♡ ♥ ♡ ♥ February 14 ♥ ♡ ♥ ♡

You do know what day this is, don’t you? Are you prepared to properly celebrate this day? Today is the anniversary of Oregon’s admission into the Union. Oregon became the 33rd state on February 14, 1859, 8½ years after California and 30½ years before Washington.

Fun Facts for Black History Month:

Oregon was admitted as a free state, a tradeoff with the South that allowed slavery in the southwestern states.

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Not a problem for Oregon, as its original constitution contained a “whites only” clause. The Oregon Territory had outlawed slavery in 1844, with its Black Exclusion Law. As the name implies, African-Americans were not allowed into the territory. Slave owners were given three years to free them. Black persons who did not leave were arrested and given at least twenty, but no more than thirty-nine lashes across their bare backs. The process was repeated after six months for anyone found still in the state.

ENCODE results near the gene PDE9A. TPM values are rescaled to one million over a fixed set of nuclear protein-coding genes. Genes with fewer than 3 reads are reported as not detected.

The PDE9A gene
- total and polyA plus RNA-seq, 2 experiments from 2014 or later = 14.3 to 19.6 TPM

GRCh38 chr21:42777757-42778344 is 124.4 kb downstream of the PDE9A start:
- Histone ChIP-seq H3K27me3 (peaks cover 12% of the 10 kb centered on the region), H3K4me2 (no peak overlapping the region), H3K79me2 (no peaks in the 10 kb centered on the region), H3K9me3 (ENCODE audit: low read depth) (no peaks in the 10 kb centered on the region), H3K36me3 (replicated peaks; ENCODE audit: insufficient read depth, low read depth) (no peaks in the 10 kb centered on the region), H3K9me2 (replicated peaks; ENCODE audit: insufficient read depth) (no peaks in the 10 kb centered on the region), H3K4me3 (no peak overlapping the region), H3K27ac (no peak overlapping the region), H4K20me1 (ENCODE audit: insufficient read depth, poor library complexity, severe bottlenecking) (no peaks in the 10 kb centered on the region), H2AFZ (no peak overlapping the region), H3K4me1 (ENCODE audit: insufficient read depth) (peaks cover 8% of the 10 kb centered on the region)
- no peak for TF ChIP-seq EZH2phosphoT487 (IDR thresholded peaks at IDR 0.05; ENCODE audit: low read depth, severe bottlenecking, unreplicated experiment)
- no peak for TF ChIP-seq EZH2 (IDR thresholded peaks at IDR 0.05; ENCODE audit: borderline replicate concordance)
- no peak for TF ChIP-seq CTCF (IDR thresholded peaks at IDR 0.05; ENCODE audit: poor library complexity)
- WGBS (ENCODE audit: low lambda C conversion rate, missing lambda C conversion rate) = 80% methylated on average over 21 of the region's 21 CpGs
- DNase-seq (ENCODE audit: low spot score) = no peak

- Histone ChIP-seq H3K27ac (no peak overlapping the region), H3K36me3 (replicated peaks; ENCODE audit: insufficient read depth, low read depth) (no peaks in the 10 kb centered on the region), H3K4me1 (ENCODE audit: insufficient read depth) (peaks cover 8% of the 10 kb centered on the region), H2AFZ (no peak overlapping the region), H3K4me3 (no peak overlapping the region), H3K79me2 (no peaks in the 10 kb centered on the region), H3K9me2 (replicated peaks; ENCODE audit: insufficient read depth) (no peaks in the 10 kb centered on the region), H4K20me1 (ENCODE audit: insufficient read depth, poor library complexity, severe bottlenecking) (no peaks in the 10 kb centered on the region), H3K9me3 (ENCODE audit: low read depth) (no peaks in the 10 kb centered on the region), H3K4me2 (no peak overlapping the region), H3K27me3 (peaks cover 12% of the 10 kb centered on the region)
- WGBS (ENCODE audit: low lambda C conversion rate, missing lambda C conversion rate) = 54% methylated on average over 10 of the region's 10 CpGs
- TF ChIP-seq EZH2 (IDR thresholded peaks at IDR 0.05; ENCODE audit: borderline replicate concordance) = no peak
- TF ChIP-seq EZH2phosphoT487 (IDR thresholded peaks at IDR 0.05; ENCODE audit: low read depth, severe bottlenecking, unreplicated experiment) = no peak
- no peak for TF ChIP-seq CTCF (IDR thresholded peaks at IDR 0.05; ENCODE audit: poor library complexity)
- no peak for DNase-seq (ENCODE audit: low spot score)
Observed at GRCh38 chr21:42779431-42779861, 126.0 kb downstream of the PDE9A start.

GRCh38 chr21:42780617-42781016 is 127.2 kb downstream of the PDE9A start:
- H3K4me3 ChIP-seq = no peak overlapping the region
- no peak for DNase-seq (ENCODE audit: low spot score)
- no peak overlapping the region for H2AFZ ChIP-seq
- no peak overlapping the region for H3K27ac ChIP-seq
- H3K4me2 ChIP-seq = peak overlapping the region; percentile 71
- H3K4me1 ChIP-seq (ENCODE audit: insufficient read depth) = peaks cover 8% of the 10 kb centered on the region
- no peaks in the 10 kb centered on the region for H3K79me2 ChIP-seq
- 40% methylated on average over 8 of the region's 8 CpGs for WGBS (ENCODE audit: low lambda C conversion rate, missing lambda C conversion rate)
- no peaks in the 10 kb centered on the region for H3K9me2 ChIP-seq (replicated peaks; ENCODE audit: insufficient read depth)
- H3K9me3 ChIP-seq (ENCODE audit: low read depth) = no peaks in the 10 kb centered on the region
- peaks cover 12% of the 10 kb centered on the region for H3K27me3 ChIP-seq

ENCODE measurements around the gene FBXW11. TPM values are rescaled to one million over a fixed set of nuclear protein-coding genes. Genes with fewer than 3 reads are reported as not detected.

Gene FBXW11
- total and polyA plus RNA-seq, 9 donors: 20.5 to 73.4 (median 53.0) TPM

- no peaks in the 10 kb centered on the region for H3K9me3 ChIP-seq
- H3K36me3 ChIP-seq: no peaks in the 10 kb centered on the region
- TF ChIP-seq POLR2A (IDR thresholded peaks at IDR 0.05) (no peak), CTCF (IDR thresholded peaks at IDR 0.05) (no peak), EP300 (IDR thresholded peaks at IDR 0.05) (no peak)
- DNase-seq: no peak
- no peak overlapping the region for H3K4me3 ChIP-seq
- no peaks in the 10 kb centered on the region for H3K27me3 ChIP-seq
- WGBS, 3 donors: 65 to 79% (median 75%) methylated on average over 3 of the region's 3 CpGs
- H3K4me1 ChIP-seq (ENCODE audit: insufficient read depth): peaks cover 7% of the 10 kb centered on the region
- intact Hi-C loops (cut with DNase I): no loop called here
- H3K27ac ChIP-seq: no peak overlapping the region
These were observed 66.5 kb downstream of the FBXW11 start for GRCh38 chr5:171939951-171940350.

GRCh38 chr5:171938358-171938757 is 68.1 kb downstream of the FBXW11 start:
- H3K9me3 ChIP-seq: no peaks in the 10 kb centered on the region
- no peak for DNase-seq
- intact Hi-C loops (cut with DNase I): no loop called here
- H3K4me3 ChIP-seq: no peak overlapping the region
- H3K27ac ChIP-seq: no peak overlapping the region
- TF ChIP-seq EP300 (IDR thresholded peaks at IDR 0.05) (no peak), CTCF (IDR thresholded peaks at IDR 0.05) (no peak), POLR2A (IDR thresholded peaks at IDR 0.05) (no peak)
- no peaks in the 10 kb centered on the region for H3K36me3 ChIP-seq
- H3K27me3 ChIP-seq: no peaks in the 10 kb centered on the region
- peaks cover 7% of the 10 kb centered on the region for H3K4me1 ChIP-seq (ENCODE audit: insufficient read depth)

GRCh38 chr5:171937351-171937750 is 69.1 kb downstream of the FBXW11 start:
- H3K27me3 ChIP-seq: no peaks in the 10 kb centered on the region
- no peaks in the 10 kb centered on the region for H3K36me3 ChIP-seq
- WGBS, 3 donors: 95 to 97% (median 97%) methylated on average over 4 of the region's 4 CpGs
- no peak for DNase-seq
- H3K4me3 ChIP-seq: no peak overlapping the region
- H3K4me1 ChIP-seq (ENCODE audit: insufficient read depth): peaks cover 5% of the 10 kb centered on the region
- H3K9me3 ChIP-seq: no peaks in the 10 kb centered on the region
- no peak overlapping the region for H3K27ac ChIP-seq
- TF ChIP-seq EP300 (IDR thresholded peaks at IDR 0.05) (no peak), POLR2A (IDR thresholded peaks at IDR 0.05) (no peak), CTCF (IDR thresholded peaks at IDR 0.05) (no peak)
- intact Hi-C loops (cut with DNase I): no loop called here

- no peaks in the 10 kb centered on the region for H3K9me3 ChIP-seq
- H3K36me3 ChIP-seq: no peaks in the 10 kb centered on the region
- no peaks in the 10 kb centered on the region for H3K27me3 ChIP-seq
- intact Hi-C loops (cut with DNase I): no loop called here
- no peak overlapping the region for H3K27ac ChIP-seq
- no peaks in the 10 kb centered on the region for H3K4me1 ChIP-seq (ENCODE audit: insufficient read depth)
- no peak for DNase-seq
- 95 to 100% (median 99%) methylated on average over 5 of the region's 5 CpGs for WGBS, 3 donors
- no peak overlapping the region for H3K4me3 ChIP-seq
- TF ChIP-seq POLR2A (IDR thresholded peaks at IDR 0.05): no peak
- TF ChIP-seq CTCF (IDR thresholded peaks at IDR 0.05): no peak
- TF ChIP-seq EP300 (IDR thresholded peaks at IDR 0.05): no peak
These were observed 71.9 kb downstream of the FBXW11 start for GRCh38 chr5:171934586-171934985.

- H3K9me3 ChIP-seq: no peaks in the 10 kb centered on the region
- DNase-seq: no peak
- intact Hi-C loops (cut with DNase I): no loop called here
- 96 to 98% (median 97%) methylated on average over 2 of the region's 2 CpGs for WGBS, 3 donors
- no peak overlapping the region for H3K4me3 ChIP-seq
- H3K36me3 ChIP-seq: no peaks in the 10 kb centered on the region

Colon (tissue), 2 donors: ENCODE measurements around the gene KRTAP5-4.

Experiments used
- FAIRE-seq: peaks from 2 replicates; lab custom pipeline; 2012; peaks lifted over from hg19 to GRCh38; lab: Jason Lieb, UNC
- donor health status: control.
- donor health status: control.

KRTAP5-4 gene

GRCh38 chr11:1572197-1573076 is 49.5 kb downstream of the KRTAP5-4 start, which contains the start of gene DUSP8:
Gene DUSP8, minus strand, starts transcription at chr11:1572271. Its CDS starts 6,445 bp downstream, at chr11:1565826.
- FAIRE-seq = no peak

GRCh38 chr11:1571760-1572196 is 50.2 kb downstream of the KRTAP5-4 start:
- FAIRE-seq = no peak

• The Black Exclusion Law was repealed in 1925.
  • An amendment to the Oregon Constitution in 1927 allowed Blacks to vote.
  • Interracial marriage was legalized in 1951.

(Additional but only tenuously related Fun Fact: The University of Oregon was founded in 1872; Blue Ribbon Sports, precursor to Nike, was founded in 1964.)

If you are curious about that Valentine guy, here’s his story.

St. Valentine

Were you wondering if St. Valentine was a real person? Valentinus was a  priest in Rome during the third century. He was imprisoned for marrying Christian couples and aiding Christians who were being persecuted under Emperor Claudius. Apparently irrepressible, Valentinus attempted to convert the emperor, for which he was sentenced to death. He was beaten and stoned, then beheaded, in the year 269. He was buried on  the Flaminian Way, north of Rome, purportedly on February 14.

St. Valentine is the patron saint of engaged couples, happy marriages, lovers. If that’s not enough, he is also patron of beekeepers, travelers, epilepsy and plague!

For more about St. Valentine, check out the Catholic version and the Wikipedia entry.